Photo by Ricardo Gomez Angel on Unsplash

Autumn Haze

Haze continues

to shroud, dulling

crimson leaves,

russet ends of twigs,

and yellow lingerers,

spotted with black.

The yellow globe

above our small valley

has disappeared into

a cloudy atmosphere.

Before and after the rains,

mist appeared, staying

long after we grew weary

of missing the sun.

Photo by Arno Senoner on Unsplash

Summer’s Last Breaths

A cacophony of crickets, katydids

and birds reminds me

there is an outside

somewhere outside these walls.

From this window, I see

green leaves fading to yellow

and straight, brown stalks

guarding the pond

before the scythe bears down.

A less humid breeze works its way

through the house

as the north chill in the air

bodes rain and cooler weather.

A balmy spirit enfolds me

in anticipation of the fall…

of openings and closures,

of small wins and devastating losses.

Photo by Nathan Fertig on Unsplash

These Windows Are a Sad Thirst

On the other side of this glass

is poised a sip of hemlock

not rooted in this soil

or cultivated from this land.

Its liquid form draws ever closer

to lips parched by climate control

and an ever-increasing hum

of radio waves inside these walls.

My soul seeks a level of moisture

not found inside this glass

for months, its essence trapped

in a wasteland of stasis.

If thoughts could sing, I would perch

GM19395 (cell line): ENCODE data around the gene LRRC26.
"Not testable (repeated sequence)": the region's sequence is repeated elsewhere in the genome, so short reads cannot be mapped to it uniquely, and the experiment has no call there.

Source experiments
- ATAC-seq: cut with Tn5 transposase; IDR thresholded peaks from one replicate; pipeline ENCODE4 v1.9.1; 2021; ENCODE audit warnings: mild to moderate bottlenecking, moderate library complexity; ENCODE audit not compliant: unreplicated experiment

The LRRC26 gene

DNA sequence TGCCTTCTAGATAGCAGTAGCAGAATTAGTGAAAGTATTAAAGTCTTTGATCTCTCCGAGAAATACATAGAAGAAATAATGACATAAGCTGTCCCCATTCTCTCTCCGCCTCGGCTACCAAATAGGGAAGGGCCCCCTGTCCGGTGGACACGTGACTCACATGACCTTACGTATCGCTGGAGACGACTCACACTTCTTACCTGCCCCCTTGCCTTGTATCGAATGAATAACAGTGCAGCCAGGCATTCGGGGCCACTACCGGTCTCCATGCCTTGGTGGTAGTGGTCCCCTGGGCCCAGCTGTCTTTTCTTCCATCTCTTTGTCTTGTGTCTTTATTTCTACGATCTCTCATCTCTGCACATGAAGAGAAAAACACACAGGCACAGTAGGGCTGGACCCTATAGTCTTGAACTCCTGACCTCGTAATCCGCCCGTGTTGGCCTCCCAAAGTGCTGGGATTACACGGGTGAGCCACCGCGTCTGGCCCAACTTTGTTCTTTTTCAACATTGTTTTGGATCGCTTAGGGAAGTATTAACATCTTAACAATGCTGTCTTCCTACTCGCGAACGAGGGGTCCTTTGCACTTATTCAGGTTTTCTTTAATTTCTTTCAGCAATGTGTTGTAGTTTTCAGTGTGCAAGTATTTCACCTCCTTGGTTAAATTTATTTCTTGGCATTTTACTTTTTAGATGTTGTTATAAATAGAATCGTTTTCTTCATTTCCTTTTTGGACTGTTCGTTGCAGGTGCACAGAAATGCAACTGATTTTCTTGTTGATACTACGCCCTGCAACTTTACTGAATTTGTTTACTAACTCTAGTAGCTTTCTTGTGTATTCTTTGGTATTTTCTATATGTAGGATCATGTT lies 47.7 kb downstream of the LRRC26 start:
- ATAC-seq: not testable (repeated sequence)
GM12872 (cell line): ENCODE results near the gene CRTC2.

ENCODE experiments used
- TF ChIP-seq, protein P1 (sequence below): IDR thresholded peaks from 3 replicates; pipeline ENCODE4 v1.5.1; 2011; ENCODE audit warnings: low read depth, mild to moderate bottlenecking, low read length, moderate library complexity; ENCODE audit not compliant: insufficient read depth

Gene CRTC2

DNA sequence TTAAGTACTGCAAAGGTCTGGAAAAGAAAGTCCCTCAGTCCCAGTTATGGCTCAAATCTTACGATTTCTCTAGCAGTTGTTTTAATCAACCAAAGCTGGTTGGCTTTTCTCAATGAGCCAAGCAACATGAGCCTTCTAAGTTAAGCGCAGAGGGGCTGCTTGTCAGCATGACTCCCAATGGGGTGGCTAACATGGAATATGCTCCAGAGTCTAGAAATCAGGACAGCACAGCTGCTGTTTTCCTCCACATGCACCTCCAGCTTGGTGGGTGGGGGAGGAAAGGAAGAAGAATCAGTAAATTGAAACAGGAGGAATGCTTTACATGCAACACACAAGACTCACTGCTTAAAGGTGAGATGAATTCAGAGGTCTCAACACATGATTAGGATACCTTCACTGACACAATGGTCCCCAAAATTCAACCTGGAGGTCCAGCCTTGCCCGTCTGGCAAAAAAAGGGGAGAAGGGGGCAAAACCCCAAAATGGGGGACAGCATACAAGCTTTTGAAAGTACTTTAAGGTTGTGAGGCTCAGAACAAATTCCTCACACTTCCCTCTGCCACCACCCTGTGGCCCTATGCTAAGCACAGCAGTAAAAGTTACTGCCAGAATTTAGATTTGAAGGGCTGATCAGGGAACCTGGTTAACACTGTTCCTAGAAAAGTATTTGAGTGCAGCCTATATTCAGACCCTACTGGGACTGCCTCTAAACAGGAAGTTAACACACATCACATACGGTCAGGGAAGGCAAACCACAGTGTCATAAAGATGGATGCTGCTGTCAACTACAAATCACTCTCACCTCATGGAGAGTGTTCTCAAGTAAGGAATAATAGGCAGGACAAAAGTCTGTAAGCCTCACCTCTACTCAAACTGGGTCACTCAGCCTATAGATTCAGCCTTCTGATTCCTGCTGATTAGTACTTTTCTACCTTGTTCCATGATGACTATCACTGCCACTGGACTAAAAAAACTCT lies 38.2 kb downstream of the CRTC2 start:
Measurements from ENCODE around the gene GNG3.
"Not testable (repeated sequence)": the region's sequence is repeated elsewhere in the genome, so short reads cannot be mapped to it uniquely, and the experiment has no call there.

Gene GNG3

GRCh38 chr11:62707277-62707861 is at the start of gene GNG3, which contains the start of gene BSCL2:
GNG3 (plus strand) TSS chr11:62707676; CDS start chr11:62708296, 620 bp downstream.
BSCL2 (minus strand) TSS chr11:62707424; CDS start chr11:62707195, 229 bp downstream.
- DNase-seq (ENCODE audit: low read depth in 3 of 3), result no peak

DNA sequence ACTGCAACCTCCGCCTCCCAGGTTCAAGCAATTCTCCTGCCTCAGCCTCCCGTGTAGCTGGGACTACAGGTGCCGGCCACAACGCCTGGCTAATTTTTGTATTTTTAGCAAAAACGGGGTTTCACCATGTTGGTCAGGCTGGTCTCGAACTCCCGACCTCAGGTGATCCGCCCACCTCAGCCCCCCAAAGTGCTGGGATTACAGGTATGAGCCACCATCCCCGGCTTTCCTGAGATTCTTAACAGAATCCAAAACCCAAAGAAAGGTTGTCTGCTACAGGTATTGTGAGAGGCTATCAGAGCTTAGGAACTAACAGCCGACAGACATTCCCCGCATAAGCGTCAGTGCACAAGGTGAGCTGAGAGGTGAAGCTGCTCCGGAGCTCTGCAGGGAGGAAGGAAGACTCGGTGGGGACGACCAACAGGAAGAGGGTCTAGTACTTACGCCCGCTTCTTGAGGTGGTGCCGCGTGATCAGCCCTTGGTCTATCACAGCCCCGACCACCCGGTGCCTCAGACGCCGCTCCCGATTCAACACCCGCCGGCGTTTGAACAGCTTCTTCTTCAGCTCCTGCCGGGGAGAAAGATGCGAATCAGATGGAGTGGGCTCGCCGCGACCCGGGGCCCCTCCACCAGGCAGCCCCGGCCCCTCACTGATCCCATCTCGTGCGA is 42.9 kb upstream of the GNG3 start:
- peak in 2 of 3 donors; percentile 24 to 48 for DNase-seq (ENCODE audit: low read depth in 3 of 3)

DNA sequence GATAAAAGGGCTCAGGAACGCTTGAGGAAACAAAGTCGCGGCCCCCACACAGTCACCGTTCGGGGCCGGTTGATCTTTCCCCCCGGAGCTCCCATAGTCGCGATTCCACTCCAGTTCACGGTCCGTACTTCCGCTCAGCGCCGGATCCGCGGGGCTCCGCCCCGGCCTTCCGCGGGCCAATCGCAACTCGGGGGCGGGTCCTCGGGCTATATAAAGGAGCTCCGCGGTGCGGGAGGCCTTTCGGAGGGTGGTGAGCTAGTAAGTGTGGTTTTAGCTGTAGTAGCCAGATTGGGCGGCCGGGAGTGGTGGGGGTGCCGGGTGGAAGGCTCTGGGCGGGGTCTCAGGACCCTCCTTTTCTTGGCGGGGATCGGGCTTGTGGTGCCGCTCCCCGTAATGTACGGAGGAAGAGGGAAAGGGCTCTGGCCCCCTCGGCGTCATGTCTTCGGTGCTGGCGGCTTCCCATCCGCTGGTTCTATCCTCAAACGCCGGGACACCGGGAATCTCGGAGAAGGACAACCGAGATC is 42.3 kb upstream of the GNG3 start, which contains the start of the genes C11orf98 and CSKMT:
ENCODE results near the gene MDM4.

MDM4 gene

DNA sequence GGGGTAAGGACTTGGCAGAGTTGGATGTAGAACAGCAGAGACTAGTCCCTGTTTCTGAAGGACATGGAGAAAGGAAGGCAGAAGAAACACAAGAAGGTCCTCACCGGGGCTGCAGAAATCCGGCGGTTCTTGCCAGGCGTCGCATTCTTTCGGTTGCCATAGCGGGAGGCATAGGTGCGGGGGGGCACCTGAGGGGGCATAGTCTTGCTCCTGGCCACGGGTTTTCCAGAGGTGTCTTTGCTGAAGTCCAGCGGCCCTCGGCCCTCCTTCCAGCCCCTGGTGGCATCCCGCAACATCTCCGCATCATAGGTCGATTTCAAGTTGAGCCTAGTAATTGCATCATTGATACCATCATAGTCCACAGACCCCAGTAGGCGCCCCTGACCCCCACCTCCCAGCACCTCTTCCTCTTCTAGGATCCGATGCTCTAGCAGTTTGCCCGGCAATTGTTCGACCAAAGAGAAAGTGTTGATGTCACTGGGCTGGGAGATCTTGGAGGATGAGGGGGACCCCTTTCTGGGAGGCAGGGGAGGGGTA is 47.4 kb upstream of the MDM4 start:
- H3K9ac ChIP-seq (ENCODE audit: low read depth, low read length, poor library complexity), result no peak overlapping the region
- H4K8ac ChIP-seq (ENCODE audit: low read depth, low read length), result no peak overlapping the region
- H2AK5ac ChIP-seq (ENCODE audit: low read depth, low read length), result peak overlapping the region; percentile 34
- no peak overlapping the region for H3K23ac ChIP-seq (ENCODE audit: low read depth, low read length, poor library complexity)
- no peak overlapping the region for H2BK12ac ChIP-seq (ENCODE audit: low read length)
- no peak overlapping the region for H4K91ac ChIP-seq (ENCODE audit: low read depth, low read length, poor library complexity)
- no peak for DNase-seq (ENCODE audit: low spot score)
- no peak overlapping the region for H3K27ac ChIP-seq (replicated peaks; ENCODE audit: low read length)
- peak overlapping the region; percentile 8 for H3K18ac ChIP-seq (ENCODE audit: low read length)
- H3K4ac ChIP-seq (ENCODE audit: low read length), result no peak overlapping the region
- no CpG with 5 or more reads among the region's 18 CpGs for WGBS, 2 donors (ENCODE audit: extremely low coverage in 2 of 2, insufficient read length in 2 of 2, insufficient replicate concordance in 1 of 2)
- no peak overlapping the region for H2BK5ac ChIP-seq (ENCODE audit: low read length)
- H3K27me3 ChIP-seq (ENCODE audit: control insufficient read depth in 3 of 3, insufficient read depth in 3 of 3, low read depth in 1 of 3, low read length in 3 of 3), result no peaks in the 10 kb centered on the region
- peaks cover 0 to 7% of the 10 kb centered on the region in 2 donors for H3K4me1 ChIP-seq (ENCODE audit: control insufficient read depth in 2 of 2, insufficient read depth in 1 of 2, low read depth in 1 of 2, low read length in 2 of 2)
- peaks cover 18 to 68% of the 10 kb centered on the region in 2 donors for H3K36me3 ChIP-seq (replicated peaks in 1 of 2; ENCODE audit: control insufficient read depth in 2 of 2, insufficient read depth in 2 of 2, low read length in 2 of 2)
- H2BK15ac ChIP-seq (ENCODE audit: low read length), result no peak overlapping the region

on the highest limb, though bare

like the branches bereft of birds,

and chant a dirge for the dead.

Photo by Brian Yurasits on Unsplash

Morning Light at Wynn’s Place

November 9, 2020

November sunlight

signals maple trees

in mid-morning

as yellow and orange leaves

begin to sing in chorus

against a clear blue sky.

The creek flows softly

in this dry spell,

but large rocks

form a buttress

and a small waterfall spills

just above a smooth rock

shaped like a turtle shell.

The protrusion is lovely,

brown and gray,

as water flows around it

and between the outliers

that earth brought forth

eons ago.

On the north side

of the creek

sits a tall rock bed

marbled with

shades of gray and brown,

Photo by Damir Spanic on Unsplash

The Smell of His Skin

To see me in a dream

without him

and to know that

I am on the other side

of the dream,

looking at myself,

means nothing to me at all.

I awoke and was startled

to find that I bled

not the blood of my father

or my mother’s milk

but the blood from

the marrow of this man

who had become my soul.

In my morning haze,

I was satisfied to know

that he existed

and was part of me.

That’s it,

and it stumbled upon me

as I lay next to him

while he slept,

knowing that it was something

just to smell his skin.

Photo by Marcus Cramer on Unsplash

These Windows Are a Sad Thirst

On the other side of this glass

is poised a sip of hemlock

not rooted in this soil

or cultivated from this land.

Its liquid form draws ever closer

to lips parched by climate control

and an ever-increasing hum

of radio waves inside these walls.